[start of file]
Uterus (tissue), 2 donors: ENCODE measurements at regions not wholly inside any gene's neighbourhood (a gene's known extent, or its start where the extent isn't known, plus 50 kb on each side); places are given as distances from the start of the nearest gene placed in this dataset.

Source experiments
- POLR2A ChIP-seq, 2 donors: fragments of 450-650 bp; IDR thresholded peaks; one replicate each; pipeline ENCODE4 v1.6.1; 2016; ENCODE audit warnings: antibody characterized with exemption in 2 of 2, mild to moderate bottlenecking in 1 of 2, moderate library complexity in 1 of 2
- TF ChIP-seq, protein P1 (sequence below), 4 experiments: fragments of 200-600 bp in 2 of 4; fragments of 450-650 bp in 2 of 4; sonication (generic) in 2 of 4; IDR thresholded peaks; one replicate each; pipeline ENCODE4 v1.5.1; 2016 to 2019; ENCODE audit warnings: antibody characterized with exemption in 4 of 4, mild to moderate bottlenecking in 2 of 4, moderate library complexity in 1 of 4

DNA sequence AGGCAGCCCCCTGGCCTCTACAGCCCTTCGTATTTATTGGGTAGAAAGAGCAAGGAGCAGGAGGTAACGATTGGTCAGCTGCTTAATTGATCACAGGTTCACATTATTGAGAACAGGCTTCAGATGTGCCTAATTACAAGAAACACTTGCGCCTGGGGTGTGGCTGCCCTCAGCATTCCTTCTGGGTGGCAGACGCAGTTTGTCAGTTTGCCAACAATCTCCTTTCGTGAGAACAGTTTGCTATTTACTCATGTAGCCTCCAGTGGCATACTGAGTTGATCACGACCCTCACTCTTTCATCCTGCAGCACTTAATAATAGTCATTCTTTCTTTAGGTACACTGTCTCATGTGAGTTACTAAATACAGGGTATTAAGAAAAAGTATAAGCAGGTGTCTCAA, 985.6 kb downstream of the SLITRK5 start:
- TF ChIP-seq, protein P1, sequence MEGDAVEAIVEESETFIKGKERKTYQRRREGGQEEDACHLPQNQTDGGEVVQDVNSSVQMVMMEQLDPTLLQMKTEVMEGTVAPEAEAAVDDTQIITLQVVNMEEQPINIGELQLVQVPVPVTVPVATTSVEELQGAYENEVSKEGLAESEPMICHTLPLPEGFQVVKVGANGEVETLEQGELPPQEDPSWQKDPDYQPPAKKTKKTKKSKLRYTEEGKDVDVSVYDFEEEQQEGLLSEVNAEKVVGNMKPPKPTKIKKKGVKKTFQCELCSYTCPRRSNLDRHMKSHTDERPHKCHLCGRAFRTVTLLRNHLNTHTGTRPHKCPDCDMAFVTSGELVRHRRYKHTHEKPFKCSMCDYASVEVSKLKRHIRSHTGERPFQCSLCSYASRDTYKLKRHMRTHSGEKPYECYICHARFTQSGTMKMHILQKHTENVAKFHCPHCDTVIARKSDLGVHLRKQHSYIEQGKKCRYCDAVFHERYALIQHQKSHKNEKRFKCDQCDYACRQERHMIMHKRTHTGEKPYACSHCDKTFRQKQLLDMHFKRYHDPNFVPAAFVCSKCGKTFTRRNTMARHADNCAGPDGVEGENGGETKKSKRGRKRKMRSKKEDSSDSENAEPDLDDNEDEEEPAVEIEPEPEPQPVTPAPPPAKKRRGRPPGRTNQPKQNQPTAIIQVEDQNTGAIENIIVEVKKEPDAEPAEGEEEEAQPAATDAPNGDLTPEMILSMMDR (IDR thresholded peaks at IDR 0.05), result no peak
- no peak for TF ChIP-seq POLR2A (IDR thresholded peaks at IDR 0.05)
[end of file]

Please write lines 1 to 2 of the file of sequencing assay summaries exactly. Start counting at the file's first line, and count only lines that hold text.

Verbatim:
Uterus (tissue), 2 donors: ENCODE measurements at regions not wholly inside any gene's neighbourhood (a gene's known extent, or its start where the extent isn't known, plus 50 kb on each side); places are given as distances from the start of the nearest gene placed in this dataset.

Source experiments